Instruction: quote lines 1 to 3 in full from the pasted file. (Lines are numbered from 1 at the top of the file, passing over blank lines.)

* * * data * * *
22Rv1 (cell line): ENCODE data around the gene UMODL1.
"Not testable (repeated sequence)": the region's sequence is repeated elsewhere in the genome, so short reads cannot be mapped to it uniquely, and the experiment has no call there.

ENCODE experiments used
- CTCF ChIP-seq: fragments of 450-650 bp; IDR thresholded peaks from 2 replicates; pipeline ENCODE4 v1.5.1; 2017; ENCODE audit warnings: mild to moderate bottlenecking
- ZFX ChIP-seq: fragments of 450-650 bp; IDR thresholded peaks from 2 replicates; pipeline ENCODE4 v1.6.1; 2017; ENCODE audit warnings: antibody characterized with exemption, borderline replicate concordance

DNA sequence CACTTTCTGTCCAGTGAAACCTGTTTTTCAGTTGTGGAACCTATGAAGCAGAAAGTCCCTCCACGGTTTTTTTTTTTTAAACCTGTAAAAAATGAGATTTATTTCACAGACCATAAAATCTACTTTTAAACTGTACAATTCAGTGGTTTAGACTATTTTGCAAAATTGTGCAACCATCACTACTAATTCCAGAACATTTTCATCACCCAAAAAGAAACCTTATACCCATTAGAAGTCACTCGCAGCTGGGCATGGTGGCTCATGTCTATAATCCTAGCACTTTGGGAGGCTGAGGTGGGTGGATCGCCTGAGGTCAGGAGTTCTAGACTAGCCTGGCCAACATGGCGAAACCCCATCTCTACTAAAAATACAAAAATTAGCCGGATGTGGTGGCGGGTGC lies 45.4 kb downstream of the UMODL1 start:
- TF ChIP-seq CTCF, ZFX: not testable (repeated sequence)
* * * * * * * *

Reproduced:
22Rv1 (cell line): ENCODE data around the gene UMODL1.
"Not testable (repeated sequence)": the region's sequence is repeated elsewhere in the genome, so short reads cannot be mapped to it uniquely, and the experiment has no call there.

ENCODE experiments used